This technological innovation prompted a sea change in social norms and expectations regarding sexuality. I would also argue that it profoundly reshaped our cultural imagination—our implicit understanding—of what differentiates men and women. Prior to contraception, there was a more immediate, instinctive awareness of “man” and “woman” as connected to generative realities: a woman has the potential for motherhood, and a man has the potential for fatherhood. One can even see this understanding reflected in the autobiographical writings of the early transsexual Lili Elbe, who expressed a desire to be a complete woman, which included the potential for motherhood. In our contraceptive culture, we now have a consciousness of assumed sterility, which has shifted the defining ground of “woman” and “man” away from reproductive potential—it’s now about what we look like, what we wear, what we like or dislike, and perhaps most of all, how we are depicted in porn.

Sexual difference has always been expressed in externalities that vary from culture to culture. What has changed in our culture is that those external expressions are no longer understood as signaling an underlying generative reality; they are taken as reality. To approximate an appearance is to be. The significance of generativity in our ambient conceptions of man and woman has all but entirely receded.

Another way of putting this is to say that gender—rather than sex—has become the ground of “woman.”

The Rise of “Gender”

This connects us to the second feminist legacy: the ever-morphing concept of gender.

Feminist philosopher Simone de Beauvoir did not use the term gender, but she formulated the concept that gender would come to name: “One is not born, but rather becomes a woman.” She makes a distinction here between the facticity of biological sex (femaleness) and the cultural elaborations that are layered onto femaleness and often mistakenly read as natural.

This is a helpful distinction to make. What is perhaps less helpful is the subsequent import of the term “gender” to enable that distinction, which has had unanticipated and unhelpful downstream effects. If “female” is to “sex” as “woman” is to “gender,” we’ve entered a schema where “woman” is grounded in “gender” rather than sex. In other words, “woman” is a cultural construct distinct from femaleness. What’s more, “womanhood” is often presented in feminist theory as an oppressive construct that should be dismantled.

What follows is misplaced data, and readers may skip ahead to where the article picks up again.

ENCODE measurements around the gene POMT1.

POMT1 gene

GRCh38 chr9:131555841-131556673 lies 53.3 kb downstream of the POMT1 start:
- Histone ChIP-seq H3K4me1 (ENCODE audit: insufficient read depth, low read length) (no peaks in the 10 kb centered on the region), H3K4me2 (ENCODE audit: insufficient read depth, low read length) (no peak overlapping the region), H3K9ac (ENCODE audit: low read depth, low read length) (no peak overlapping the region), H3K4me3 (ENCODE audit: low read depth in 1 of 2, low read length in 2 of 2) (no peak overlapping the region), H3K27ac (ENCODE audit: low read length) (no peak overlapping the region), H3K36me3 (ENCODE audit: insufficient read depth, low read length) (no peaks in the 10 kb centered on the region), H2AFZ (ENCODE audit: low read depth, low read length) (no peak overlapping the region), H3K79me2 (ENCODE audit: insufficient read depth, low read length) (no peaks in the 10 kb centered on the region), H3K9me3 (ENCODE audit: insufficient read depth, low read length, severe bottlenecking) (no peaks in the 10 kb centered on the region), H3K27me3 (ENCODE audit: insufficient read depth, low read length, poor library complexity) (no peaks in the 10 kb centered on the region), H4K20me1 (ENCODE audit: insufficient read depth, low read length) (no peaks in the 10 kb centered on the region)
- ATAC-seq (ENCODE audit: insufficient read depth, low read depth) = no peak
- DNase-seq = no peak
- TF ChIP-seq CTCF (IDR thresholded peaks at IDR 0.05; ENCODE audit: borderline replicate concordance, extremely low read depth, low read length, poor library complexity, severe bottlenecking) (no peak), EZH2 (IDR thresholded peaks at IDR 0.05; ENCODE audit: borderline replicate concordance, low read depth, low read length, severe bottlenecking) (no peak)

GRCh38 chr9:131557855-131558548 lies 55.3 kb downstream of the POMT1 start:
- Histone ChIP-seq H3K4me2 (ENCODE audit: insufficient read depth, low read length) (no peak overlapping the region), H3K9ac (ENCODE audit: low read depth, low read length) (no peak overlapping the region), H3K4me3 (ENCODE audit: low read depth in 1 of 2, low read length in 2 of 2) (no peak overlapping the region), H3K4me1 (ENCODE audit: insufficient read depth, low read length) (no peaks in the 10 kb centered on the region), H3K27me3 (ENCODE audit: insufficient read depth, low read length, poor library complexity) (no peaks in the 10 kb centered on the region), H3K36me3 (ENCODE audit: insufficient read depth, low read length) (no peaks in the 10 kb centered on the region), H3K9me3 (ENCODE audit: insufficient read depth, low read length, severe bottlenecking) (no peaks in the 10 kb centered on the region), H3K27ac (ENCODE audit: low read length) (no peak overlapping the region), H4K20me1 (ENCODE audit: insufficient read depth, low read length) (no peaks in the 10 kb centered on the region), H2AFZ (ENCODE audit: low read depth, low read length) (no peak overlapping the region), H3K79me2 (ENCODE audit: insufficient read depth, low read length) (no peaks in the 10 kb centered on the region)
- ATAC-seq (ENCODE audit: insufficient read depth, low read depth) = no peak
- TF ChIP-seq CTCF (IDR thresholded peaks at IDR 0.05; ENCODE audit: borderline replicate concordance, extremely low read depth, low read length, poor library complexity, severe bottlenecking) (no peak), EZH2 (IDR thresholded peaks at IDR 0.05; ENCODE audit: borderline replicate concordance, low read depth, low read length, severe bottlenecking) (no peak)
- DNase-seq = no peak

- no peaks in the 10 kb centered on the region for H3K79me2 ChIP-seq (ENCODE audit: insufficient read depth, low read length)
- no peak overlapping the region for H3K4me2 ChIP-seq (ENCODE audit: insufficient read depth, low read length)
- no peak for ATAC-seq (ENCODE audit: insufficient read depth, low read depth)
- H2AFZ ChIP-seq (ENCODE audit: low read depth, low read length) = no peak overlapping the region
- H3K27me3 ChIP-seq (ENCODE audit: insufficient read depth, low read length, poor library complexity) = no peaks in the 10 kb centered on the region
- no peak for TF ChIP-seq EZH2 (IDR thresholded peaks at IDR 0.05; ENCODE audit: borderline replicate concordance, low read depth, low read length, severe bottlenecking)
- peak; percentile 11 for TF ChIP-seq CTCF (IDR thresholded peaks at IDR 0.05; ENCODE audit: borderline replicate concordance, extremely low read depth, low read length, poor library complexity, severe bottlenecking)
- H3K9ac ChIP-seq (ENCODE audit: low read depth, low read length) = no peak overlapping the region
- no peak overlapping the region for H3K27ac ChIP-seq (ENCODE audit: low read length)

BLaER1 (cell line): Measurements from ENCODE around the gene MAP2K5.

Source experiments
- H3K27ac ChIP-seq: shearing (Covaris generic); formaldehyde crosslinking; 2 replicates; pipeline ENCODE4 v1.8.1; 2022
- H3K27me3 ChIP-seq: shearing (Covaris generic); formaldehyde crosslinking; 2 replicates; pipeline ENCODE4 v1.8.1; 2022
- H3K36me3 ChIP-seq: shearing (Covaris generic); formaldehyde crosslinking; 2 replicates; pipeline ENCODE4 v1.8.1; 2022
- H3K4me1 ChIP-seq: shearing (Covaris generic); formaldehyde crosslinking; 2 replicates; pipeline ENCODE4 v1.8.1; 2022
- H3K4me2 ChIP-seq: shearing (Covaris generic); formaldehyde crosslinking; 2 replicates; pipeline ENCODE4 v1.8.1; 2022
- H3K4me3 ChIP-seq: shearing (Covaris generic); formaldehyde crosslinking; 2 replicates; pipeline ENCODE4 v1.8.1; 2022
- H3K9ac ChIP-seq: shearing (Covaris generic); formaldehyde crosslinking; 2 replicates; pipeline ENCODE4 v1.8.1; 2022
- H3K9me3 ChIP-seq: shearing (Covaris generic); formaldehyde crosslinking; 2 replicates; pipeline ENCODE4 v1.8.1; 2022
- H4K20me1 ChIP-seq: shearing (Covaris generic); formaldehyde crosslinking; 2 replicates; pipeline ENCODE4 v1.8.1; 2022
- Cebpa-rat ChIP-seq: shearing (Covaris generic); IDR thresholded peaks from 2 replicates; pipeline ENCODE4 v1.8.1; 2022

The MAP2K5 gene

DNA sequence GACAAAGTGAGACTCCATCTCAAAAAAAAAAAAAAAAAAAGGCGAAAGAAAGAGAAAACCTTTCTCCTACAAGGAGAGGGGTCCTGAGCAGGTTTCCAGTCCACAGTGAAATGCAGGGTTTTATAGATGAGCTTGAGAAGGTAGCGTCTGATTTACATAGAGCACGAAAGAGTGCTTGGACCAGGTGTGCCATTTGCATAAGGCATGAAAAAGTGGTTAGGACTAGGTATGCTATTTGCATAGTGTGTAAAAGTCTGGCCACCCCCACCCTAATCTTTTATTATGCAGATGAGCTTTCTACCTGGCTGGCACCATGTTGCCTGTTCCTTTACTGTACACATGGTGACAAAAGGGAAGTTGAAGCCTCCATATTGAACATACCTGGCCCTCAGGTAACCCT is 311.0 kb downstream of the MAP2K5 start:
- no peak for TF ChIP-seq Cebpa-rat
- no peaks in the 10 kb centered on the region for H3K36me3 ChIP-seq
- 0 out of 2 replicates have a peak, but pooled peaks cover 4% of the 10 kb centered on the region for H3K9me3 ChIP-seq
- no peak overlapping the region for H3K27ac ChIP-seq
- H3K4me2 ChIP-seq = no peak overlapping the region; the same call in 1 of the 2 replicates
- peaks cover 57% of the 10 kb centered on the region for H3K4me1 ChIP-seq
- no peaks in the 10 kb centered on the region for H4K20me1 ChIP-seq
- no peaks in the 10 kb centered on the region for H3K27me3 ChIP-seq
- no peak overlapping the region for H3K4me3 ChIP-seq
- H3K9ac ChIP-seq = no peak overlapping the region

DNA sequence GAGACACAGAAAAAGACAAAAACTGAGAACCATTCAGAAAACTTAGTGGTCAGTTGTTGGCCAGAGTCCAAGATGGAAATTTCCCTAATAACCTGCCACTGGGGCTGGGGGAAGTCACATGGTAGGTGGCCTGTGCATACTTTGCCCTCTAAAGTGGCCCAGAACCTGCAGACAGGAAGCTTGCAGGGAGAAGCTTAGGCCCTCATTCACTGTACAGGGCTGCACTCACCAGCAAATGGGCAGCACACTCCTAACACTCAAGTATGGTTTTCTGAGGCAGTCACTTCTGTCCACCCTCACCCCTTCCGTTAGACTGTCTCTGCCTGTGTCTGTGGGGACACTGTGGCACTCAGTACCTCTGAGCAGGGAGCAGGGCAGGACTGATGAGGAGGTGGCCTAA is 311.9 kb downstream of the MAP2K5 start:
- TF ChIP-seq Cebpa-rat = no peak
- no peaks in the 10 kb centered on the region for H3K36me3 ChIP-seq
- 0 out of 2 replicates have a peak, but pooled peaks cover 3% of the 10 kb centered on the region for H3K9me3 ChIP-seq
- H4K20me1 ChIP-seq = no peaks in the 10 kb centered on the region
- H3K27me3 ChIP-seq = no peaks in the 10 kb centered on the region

This sex/gender split, and the emphasis on gender as a construct, helped bring about the hegemony of social constructionism in feminist thought. This perhaps reached its peak in the influential early work of Judith Butler, who extended the sphere of social constructionism to include the category of sex itself. Pushing de Beauvoir’s initial arguments further, Butler argued that “female” is just as much a construct as “woman” (quote). Sex is likewise a “fictive construction.” To put it another way: sex is gender, too.

Post-Butler, we have, at the heart of feminist theory, the concept of woman as a free-floating artifice and femaleness as a social fiction. There is little ground left here to protest the appropriation of these categories by males.

Reversing the Second-Wave Split

Today’s trans theory, however, does not map easily onto early Butler (which may be why she now distances herself from her early work). Most iterations of trans theory appeal to an inner sense of gender that is taken as innate and unchangeable. Within this framework, gender is decidedly not a mere construct.

In this sense, trans theory is a reversal of the second-wave split between sex and gender: now, sex is the construct, and gender is real. Why, then, am I claiming that one has emerged from the other, if they appear to be opposites?

Despite their differences, Butlerian constructionism and the subjectivism of trans theory share a common foundation: the deconstruction of sex as a stable, identifiable, reproductive reality, and the underlying referent of the terms “man” and “woman.”

Tracing this deconstruction back to its origins, I think we can draw a clear genealogical line between feminism and today’s transgender phenomenon—while acknowledging other progenitors as well, such as the lucrative gender medicine industry, technological advances in body modification, and the curious amalgamation of fandom, porn, and identity politics that brewed in the incubator of Tumblr in the 2010s before going mainstream.

However, the efficacy of these other causal factors depends upon the gradual uprooting of gender from sex—of “woman” from “female”—a disembedding propelled by technological and conceptual changes over the twentieth century that were driven, first and foremost, by second-wave feminism.